Attack Of The Drones

Who likes political ads? I’d bet not even Bush and Kerry like their own commercials.

So, it’s not surprising that a recent article in The New York Times reported that people in focus groups consistently said they hated negative ads and preferred positive ones. Yet when asked to recall the ads four days later, they overwhelmingly remembered the negative ones.

Maybe this news isn’t “Dewey Beats Truman.” But as annoying as political ads are, there are things we can learn from them.

First—and we can get this one out of the way in a hurry—never believe anything you hear in a focus group. While everyone I know would say they agree that focus groups aren’t helpful, they don’t always act accordingly.

Focus groups tend to validate what we already know—that people like advertising that isn’t challenging, and they have issues with the ads that make them uncomfortable. But even though we know that’s not how they’re likely to react at home, we go along with their comfort zone.

The people who run political campaigns have figured out not to listen to the very constituents they’re counting on to elect their candidates. They know that what people say and how they vote aren’t always the same. Remember that the next time a housewife from New Jersey gives her opinion.

Second, does that mean that only negative ads work? No. What it means is that ads that differentiate one product from another work. When we give consumers a reason to choose our brand (or candidate) over another, they not only remember the ad, they are more likely to act on it.

“1984” warned us about the evils of Big Blue. Avis said they tried harder than number one. Even “Got milk?” made us remember that, when you need a glass, nothing else will do.

When we forget that product news, information and a reason to believe are big motivators, we tend to fail. And even when we do remember, too often we’re guilty of the politicians’ sins. We’re boring. The average (negative) commercial for a candidate is as forgettable as the average (competitive) one for a deodorant.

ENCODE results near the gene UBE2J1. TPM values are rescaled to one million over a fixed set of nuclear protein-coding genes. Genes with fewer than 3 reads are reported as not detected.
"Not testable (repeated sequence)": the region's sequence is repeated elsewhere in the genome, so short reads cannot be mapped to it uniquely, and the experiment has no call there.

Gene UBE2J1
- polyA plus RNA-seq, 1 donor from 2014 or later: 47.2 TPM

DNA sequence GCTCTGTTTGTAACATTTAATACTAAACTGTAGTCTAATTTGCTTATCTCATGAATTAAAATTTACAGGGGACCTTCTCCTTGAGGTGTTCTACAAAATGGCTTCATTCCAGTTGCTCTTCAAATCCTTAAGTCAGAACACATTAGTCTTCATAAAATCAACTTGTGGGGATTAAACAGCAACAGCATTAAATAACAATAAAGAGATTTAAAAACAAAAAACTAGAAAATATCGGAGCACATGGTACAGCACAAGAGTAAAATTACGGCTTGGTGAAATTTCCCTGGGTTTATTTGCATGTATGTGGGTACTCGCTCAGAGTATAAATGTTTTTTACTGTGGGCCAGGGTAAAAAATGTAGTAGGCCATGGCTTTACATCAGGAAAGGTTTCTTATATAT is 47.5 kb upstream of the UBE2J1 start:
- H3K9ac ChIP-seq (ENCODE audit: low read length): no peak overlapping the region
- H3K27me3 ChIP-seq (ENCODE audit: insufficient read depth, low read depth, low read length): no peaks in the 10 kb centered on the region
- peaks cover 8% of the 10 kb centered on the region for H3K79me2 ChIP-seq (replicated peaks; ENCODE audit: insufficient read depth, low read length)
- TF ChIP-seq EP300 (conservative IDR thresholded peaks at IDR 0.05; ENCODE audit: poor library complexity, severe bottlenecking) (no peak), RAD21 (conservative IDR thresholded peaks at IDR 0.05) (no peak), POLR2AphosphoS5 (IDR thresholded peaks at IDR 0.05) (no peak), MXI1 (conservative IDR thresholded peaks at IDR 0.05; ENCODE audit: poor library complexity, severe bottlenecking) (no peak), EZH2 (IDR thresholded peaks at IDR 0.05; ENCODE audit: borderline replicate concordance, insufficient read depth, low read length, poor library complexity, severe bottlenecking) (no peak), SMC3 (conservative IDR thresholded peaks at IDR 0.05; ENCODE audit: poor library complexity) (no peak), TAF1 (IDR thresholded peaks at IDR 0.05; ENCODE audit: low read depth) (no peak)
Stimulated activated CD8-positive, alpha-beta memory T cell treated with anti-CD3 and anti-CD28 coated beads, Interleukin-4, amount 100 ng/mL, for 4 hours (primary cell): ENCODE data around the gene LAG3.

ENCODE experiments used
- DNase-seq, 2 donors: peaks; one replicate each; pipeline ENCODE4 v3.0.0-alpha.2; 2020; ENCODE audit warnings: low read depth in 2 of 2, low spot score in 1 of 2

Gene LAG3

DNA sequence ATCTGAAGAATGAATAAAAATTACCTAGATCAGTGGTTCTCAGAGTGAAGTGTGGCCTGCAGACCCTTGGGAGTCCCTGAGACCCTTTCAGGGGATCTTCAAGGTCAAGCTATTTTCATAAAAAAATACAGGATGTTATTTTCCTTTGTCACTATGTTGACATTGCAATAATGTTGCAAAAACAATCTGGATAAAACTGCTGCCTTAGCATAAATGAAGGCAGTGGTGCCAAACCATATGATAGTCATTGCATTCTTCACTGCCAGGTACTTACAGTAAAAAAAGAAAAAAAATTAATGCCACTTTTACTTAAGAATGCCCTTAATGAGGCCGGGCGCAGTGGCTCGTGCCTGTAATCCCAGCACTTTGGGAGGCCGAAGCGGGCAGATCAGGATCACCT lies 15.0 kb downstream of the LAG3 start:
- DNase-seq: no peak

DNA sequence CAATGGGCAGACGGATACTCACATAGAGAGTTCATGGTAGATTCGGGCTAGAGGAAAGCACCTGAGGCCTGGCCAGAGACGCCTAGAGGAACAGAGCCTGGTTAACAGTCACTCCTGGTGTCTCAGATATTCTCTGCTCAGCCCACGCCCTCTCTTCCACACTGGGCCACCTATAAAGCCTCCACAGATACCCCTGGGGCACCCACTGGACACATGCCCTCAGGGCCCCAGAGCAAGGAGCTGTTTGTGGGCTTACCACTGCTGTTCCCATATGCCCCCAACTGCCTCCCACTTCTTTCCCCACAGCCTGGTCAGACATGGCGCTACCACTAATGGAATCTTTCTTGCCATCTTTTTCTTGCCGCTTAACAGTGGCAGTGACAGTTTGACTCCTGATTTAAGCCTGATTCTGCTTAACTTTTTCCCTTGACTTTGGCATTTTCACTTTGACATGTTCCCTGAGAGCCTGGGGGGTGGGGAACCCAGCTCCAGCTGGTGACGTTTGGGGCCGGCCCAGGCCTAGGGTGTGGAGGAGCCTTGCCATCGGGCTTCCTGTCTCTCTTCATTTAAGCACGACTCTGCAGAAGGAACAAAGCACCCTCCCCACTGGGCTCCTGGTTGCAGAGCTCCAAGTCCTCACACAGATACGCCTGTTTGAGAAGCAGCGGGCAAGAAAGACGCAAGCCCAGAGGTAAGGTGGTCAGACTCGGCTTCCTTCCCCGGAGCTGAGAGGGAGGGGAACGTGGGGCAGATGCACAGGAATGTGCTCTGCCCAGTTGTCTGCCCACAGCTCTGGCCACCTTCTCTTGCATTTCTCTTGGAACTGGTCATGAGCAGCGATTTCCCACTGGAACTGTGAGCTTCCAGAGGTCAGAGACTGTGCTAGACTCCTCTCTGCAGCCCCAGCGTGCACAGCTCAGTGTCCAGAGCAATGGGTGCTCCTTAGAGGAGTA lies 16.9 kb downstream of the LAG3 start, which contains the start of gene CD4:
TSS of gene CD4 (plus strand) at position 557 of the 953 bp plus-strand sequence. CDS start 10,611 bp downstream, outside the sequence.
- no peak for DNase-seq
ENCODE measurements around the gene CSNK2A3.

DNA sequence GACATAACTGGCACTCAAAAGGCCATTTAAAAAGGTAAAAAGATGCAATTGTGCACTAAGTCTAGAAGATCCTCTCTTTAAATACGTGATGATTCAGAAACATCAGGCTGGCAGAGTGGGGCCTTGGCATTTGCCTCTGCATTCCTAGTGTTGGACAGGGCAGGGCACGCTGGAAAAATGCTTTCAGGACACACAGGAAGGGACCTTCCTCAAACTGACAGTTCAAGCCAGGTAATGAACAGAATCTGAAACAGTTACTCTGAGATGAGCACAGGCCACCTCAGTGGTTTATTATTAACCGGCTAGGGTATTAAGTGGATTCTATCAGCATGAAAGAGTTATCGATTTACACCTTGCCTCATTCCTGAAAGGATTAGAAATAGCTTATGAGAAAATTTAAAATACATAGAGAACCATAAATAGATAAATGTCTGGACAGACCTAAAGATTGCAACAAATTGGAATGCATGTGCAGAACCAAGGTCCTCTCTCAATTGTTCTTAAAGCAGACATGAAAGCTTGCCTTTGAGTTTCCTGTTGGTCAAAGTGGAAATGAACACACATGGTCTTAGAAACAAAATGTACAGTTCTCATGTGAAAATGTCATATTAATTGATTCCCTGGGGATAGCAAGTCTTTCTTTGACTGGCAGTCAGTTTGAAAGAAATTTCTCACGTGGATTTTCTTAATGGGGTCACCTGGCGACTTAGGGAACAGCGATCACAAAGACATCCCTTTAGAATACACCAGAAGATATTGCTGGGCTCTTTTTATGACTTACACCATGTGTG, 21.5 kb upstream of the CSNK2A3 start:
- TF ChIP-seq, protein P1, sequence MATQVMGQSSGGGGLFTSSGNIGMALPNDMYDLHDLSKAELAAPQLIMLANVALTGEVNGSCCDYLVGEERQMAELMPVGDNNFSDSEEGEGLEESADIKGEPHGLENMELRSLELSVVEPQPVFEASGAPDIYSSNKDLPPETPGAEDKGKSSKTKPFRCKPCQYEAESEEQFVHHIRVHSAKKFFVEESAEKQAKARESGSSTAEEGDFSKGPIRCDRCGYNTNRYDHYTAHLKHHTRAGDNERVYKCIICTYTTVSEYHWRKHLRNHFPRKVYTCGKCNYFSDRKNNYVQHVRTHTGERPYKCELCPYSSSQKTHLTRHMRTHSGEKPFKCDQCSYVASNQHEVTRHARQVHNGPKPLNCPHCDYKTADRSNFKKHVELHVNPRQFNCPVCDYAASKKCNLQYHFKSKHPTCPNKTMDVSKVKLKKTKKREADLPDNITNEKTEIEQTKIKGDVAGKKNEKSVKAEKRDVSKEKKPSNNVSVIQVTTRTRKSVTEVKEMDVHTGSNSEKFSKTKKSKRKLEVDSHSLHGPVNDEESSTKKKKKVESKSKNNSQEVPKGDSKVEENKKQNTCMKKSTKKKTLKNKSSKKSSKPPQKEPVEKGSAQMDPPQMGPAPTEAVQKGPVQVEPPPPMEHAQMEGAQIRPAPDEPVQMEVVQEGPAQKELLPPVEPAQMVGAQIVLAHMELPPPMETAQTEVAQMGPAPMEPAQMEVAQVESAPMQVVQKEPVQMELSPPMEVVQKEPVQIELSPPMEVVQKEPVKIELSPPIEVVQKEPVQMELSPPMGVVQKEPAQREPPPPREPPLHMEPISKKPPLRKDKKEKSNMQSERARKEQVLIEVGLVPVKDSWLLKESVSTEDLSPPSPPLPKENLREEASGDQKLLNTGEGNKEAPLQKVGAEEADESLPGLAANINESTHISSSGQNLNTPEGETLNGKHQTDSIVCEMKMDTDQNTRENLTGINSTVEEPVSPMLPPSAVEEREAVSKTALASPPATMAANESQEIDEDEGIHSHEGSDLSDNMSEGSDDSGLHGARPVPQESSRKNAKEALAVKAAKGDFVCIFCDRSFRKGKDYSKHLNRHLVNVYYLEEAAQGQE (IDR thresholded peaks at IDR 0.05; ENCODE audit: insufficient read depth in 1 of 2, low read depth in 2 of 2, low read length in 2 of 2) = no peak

Except for the rare ones that aren’t. Remember LBJ’s “Daisy” commercial? It asked us to choose between a candidate who could keep our world safe and one who would blow it up. It ran only once, yet it was never forgotten. Or the first Bush’s Willie Horton commercial. Bush wanted criminals in jail. Dukakis let them out on weekends so they could commit more crimes. Dukakis never recovered.

Negative and competitive ads work, as long as they’re not dull. Which gets me to the third point: Are commercials with a positive message, ones that are all about what we’ve got to sell, doomed to fail? Just like the other kind, the answer is yes, and no.

The problem with most positive commercials—for banks, airlines, political candidates—is that they have no context, so they have little meaning. An insurance company that promises peace of mind is no more compelling than a candidate who pledges prosperity. Both are generic claims without any frame of reference.

So, while they leave us feeling good, positive commercials tend to go in one ear and out the other. (It’s what the focus groups did, not what they said.) Positive ads are hard to do, but when they’re great (Nike and MasterCard come to mind), they create lasting value and can define a brand for all time.

Even at his death, Ronald Reagan was defined by “Morning in America,” because, 20 years earlier, it was created against the backdrop of the Democrats’ night. And at the time, it was precisely the right message for his brand of personality and politics.

(By the way, John Kerry had his morning in “Let America be America again,” a line from a Langston Hughes poem he used occasionally but abandoned. It beautifully captures the decline in our reputation abroad and quality of life at home, it reclaims America for the Democrats, and it de-positions Bush as anti-American. Oh, well.)

So, as we endure the last couple of months of political ads, let’s hope that one of these guys comes up with a negative ad worth remembering. And let’s pray someone creates a positive brand image powerful enough to make us forget the negative ones.

The one who does will win. As long as you don’t forget to vote.